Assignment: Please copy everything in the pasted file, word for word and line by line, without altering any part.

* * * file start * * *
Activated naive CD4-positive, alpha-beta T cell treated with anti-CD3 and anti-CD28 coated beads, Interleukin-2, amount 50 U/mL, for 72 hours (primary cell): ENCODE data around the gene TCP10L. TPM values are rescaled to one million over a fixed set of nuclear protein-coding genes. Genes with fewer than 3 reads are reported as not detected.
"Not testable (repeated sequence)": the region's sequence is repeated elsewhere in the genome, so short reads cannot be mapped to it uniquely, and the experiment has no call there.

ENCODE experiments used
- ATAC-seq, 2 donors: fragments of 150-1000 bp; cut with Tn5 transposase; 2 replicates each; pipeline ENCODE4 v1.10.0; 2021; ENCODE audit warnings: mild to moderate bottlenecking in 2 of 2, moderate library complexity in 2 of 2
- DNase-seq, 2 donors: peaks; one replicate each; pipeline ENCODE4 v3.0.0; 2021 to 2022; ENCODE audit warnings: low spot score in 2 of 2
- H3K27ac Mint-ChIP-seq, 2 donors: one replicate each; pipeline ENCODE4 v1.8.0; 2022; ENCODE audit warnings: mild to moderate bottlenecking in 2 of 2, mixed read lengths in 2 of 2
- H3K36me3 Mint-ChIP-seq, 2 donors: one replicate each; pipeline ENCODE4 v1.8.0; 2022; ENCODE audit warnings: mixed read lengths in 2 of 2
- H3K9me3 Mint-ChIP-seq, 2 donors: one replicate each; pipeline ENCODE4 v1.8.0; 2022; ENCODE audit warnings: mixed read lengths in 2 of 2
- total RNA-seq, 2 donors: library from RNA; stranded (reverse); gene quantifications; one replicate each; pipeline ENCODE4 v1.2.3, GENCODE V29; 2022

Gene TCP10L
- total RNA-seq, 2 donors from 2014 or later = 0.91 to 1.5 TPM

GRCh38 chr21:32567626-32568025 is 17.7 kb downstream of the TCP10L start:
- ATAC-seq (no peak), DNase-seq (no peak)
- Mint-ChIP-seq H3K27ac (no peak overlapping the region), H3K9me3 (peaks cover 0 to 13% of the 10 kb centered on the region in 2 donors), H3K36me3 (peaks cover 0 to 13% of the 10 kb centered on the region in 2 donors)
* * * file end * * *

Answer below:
Activated naive CD4-positive, alpha-beta T cell treated with anti-CD3 and anti-CD28 coated beads, Interleukin-2, amount 50 U/mL, for 72 hours (primary cell): ENCODE data around the gene TCP10L. TPM values are rescaled to one million over a fixed set of nuclear protein-coding genes. Genes with fewer than 3 reads are reported as not detected.
"Not testable (repeated sequence)": the region's sequence is repeated elsewhere in the genome, so short reads cannot be mapped to it uniquely, and the experiment has no call there.

ENCODE experiments used
- ATAC-seq, 2 donors: fragments of 150-1000 bp; cut with Tn5 transposase; 2 replicates each; pipeline ENCODE4 v1.10.0; 2021; ENCODE audit warnings: mild to moderate bottlenecking in 2 of 2, moderate library complexity in 2 of 2
- DNase-seq, 2 donors: peaks; one replicate each; pipeline ENCODE4 v3.0.0; 2021 to 2022; ENCODE audit warnings: low spot score in 2 of 2
- H3K27ac Mint-ChIP-seq, 2 donors: one replicate each; pipeline ENCODE4 v1.8.0; 2022; ENCODE audit warnings: mild to moderate bottlenecking in 2 of 2, mixed read lengths in 2 of 2
- H3K36me3 Mint-ChIP-seq, 2 donors: one replicate each; pipeline ENCODE4 v1.8.0; 2022; ENCODE audit warnings: mixed read lengths in 2 of 2
- H3K9me3 Mint-ChIP-seq, 2 donors: one replicate each; pipeline ENCODE4 v1.8.0; 2022; ENCODE audit warnings: mixed read lengths in 2 of 2
- total RNA-seq, 2 donors: library from RNA; stranded (reverse); gene quantifications; one replicate each; pipeline ENCODE4 v1.2.3, GENCODE V29; 2022

Gene TCP10L
- total RNA-seq, 2 donors from 2014 or later = 0.91 to 1.5 TPM

GRCh38 chr21:32567626-32568025 is 17.7 kb downstream of the TCP10L start:
- ATAC-seq (no peak), DNase-seq (no peak)
- Mint-ChIP-seq H3K27ac (no peak overlapping the region), H3K9me3 (peaks cover 0 to 13% of the 10 kb centered on the region in 2 donors), H3K36me3 (peaks cover 0 to 13% of the 10 kb centered on the region in 2 donors)